Charlotte Edwards' achievements include becoming the only female cricketer to score 2,000 runs in T20 internationals, playing in 150 One-day Internationals, and being named one of Wisden's five 2014 cricketers of the year. Charlotte Edwards, England's women cricket captain, tells how she overcame prejudice in her cricketing career so far and emerged winner.
They won the Ashes against Australia last year as well as the World Cup, and are currently the most feared team in international cricket. Are we really talking about England? But surely they were thrashed soundly by the Aussies only a few months ago?
Yes, but that was the men's team. In contrast, the country's women cricketers are the envy of the world — and that to a great extent is due to the leadership of their star captain, 34-year-old Charlotte Edwards.
"If Charlotte was a man she would have been in the England team for years and might even have been captain," says former England star Graham Gooch. "She is in my book the best woman cricketer in the world."
Experts say that women's cricket is at last being taken seriously largely because of Charlotte's leadership and inspiration and she is expected to be made Dame Charlotte by the Queen when she eventually retires.
But at the moment she's still at the top of her game, captaining the MCC against the Rest of the World on the hallowed Lord's pitch.
And it's largely due to her influence that top women cricketers have been granted central contracts similar to the men, making them highly paid professionals — and silencing the doubters who still look down on women's cricket.
A five times Ashes winner and England captain since 2006, Charlotte says she's still getting used to being recognised by strangers in the street as "that women cricketer."
"People know who I am much more now, even when I'm in my normal clothes," she says. "I guess it's nice but I have to admit I'm not always comfortable about being pointed out in the street, although it's certainly different.
"Most of my career has been pretty tough. I've had to work for everything I've got and nothing has been put on a plate for me. I've had to do it the hard way but it's been all the more enjoyable for that.
"I've loved every minute of my career and now I'm really enjoying playing with the new generation of women cricketers.
"Times have certainly changed. When I was at school, girls played netball and hockey — cricket was just for the boys. But that made me even more determined to play it."
In fact Charlotte can't remember when cricket was not part of her life. Her father, a potato farmer, and her uncle both played for clubs in Cambridgeshire, where she grew up and she remembers watching them in action when she was only three.
She practised in the garden with her father and brother and was encouraged to play at primary school. She was lucky that her secondary school took cricket so seriously that she was the only girl in the team and eventually became captain.
"Those days were brilliant. The boys had grown up with me and I didn't get any special treatment. But boys from other schools thought I had no business being in the team and that made me mentally strong and determined to prove myself and play as well as I could."
She certainly did that — and was picked for the England women's team at 16, the youngest player ever selected. "I didn't care that I wasn't getting paid. I was just desperate to play for England. There was nothing else I wanted to do."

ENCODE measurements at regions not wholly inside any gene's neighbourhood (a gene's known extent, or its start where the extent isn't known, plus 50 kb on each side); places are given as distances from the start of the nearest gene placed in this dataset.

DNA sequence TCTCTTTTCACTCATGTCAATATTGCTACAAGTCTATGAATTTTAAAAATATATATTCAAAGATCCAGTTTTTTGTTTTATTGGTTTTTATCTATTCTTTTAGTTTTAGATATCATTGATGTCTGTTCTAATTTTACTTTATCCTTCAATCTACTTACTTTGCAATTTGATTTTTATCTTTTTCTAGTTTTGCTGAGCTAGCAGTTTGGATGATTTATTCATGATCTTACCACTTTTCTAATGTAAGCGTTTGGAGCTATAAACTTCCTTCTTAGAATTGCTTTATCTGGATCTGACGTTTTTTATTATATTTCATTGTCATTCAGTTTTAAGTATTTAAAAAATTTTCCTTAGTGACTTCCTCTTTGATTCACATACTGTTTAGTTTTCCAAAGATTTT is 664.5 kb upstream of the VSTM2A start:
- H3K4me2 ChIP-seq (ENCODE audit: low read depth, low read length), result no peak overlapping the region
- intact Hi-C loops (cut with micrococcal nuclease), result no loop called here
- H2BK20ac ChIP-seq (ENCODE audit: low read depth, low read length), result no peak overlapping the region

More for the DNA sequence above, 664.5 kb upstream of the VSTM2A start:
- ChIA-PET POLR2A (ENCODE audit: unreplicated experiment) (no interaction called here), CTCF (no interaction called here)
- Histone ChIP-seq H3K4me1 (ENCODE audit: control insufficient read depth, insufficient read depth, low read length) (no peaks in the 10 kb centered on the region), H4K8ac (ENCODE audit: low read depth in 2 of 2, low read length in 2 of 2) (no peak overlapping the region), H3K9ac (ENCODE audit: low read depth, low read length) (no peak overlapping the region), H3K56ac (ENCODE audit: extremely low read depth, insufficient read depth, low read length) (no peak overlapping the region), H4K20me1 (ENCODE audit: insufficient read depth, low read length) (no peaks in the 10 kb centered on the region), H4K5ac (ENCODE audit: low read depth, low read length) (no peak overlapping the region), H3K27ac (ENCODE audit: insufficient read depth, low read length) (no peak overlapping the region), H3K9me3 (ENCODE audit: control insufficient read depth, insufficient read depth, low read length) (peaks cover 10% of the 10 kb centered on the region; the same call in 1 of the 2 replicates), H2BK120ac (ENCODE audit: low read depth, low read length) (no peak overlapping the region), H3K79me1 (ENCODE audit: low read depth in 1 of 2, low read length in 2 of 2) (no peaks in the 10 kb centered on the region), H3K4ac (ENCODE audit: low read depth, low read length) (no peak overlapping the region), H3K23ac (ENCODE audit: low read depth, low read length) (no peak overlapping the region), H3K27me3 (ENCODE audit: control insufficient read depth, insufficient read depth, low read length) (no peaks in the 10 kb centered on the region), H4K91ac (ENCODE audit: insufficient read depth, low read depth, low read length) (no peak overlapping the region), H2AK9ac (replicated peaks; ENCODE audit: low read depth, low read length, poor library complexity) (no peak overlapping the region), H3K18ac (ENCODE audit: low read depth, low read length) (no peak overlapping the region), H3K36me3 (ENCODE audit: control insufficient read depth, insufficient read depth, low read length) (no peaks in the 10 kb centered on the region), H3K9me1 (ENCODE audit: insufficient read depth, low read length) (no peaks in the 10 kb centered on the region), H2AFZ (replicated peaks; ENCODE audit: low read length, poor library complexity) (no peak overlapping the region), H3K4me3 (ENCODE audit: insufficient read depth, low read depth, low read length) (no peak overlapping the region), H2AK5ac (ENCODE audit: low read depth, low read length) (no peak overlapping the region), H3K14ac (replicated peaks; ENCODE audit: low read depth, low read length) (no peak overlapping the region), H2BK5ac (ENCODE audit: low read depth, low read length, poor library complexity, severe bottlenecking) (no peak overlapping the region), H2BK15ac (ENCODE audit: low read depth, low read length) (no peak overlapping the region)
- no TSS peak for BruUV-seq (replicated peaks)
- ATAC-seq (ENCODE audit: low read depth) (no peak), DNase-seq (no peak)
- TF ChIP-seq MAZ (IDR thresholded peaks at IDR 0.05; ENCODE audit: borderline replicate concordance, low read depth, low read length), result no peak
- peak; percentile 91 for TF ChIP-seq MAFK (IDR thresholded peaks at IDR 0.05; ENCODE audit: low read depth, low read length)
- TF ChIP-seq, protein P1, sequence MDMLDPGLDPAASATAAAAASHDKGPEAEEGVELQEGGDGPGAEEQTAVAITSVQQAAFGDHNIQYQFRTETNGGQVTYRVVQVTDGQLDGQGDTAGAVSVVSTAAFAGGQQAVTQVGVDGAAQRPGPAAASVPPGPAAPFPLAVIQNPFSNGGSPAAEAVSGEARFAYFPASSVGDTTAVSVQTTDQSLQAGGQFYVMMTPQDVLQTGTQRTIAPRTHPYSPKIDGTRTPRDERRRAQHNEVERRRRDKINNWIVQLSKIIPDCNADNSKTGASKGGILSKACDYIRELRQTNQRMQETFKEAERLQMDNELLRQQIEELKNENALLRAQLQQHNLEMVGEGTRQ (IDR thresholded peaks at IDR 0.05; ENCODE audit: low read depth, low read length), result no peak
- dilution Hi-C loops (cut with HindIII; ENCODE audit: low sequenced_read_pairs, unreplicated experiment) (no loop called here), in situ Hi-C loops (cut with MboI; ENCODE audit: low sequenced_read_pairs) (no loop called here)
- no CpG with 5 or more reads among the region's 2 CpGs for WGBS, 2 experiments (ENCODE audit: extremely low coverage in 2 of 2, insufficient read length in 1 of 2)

Largely due to Charlotte's success with the England team, things started to change for women's cricket and they were admitted to the men-only MCC for the first time in 200 years.
"It took a long time to change everything. We didn't get paid of course, had to buy all our own kit, pay for overseas tours and play in skirts.
"My parents had to pay for me to play cricket. I wouldn't have got where I am without the sacrifices of time and money my mum and dad made."
Charlotte admits she's made plenty of sacrifices, too. "Cricket consumes my life. Mornings and evenings are all spent with training.
"I don't have a partner — that's another side of your life you sacrifice. It's hard but I guess I have the rest of my life to do that. I get my enjoyment from cricket. I haven't got time for anything else.
"The women's game is never going to get the coverage that the men get. Men like watching men play sport. I don't think as many women watch sport but hopefully we're changing that.
"Men can hit the ball out of the park or bowl at 90mph whereas we can't physically do all that, but the skill levels are the same. "People, mainly men, come to watch us and say things like: 'Wow you can catch the ball!' You have to laugh, really."
Studies show that there has been a 49 per cent rise in the number of girls and women playing cricket in the past 18 months, mainly due to the success of England's women's team.
Charlotte says: "The only thing as good as winning is seeing girls encouraged by the team's success get letters from people saying: 'You've got my eight-year-old daughter wanting to play cricket for England.' To have a situation where girls can dream of becoming professional cricketers is amazing."
"Being a role model is something I take seriously because when I was growing up I didn't have one.
There was Steffi Graf but nobody in cricket. That's why I do everything I can to promote cricket for girls and spread the word."
There could hardly be a better role model — her achievements include becoming the only female cricketer to score 2,000 runs in T20 internationals, playing in 150 One-day Internationals, and being named one of Wisden's five 2014 cricketers of the year.
So what does cricket mean to Charlotte Edwards? "When I'm batting in the middle it's where I'm happiest," she says. "But you're only ever one ball away from getting out and that's experiencing the worst feeling ever.
"You're on a knife-edge when you're playing cricket. I can't imagine life without it."